Texas Supreme Court Holds Contractual Liability Exclusion of CGL Policy Not Triggered in Construction Defects Suit

In the recent opinion of Ewing Construction Company, Inc. v. Amerisure Insurance Co., the Texas Supreme Court construed a commercial general liability (CGL) insurance policy in favor of the insured. In Ewing, a school district hired a construction company to build tennis courts. The school district sued for construction defects based upon breach of contract and negligence.   The construction company made a claim to its insurance company to defend the lawsuit on its behalf under its CGL policy. The insurance company denied coverage based upon the contractual liability exclusion in the policy. The construction company then sued the insurance company in federal court. The federal district court ruled in favor of the insurance company and an appeal followed. The Fifth Circuit Court of Appeals referred questions of Texas law to the Texas Supreme Court.


The Texas Supreme Court noted that an insurer’s duty to defend is based upon the eight corners rule. Under the rule, the court looks to the four corners of the language of the insurance policy, and the four corners of the allegations in the lawsuit. The Court noted that the allegations in the underlying lawsuit for construction defects included negligence and breach of contract theories.   The court also noted that the construction contract expressly stated that the company would perform construction “in a good and workmanlike manner.” The insurance policy exclusion stated that the insured’s contractual assumption of liability was excluded from coverage unless one of two exceptions existed: (1) . . . “the insured’s liability for damages would exist absent the contract, and (2) where the contract is an insured contract.”


The Court interpreted the first exception to the contractual liability exclusion in the CGL policy as follows: a claim would be excluded only if the insured had signed a contract that assumed liability for damages that exceeded its liability under the law if the contract did not exist. The Court held that agreeing in a contract to perform construction work in a good and workmanlike manner, “without more, does not enlarge its duty to exercise ordinary care . . .” Therefore, the insured did not assume liability beyond its obligations under general law, and the exclusion did not apply. Accordingly, the insurance company was obligated under the CGL policy to defend the lawsuit on behalf of the insured. The link to the opinion is found here: http://www.supreme.courts.state.tx.us/historical/2014/jan/120661.pdf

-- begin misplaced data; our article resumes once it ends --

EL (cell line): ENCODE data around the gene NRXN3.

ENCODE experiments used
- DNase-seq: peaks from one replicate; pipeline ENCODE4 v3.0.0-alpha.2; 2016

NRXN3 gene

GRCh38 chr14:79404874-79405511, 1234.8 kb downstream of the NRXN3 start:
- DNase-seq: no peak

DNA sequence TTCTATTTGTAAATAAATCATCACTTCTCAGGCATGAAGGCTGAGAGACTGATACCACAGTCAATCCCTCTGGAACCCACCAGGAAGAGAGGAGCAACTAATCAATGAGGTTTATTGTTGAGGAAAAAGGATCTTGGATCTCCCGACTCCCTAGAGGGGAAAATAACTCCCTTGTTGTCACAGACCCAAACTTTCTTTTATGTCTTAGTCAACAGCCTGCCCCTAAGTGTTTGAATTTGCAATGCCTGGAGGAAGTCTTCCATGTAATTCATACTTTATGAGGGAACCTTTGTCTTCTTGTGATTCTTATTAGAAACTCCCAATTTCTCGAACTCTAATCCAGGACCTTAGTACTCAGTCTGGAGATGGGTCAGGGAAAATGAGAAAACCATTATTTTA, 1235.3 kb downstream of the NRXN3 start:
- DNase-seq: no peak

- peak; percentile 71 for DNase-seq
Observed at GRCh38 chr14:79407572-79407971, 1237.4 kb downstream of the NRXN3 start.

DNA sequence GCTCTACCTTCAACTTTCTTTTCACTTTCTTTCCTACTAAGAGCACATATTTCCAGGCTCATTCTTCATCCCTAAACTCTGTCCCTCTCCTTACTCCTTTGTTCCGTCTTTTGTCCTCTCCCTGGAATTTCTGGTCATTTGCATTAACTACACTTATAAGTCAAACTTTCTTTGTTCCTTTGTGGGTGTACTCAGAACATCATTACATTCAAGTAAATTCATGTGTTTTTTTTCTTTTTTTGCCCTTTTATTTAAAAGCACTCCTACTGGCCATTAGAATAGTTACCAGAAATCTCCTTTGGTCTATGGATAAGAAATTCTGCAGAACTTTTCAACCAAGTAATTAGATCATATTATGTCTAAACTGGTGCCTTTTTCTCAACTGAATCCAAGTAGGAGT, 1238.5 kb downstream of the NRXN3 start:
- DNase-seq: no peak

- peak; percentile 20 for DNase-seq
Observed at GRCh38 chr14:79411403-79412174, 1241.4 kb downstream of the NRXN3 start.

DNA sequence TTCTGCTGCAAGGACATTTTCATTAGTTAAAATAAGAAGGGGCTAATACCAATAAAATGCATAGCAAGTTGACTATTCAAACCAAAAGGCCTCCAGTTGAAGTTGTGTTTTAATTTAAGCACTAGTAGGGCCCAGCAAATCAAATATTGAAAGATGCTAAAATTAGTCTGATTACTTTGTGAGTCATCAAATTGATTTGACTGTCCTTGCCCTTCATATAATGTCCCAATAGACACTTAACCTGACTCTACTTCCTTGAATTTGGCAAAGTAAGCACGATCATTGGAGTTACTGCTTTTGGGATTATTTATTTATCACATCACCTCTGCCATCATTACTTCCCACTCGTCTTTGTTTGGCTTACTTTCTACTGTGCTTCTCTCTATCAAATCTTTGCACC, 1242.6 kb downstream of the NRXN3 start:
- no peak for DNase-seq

Breach of Restrictive Covenant Claim Did Not Trigger CGL Duty to Defend

In a recent opinion, the Dallas Court of Appeals held that a breach of restrictive covenant claim against a condominium owner did not trigger a duty to defend under the condominium association’s commercial general liability policy.  Brown v. American Western Home Ins. Co., 2013 WL 873824 (Tex. App.—Dallas 2013).  In the Brown case, husband and wife condominium owners sued their association for failure to maintain the property.  The association counterclaimed for breach of restrictive covenant due to the owners’ failure to obtain written consent from the association prior to making structural improvements.  The owners then added individual board members from the association board of directors and the association’s insurance company as defendants in the lawsuit.


The insurance company obtained a summary judgment in its favor from the trial court arguing that the owners were not a named insured under the policy and the association’s counterclaim against the insured did not constitute an “occurrence” under the policy triggering the duty to defend.  Without deciding whether the owners were a named insured under the policy, the Dallas Court of Appeals upheld the summary judgment in favor of the insurance company.  The Court based its ruling on the conclusion that the breach of restrictive covenant counterclaim against the owners was not an “occurrence” under the policy.


The Court applied the 8 corners rule and examined the 4 corners of the insurance policy, and the 4 corners of the pleading containing the allegations that could potentially trigger a duty to defend.  The pleading allegations in the counterclaim were that the owners had violated restrictive covenants by making improvements without prior consent.  The insurance policy language provided coverage for an “occurrence,” which was defined in the policy as “an accident, including continuous or repeated exposure to substantially the same general harmful conditions.”  Coverage did not apply to injury or damage “expected or intended from the standpoint of the insured.”  The Court noted that an accident is generally understood to be unexpected and unintended.  The counterclaim was based upon the intentional violation of the owners in making alterations without prior consent.  The Court ruled in favor of the insurance company because the violation was intentional and not an accident.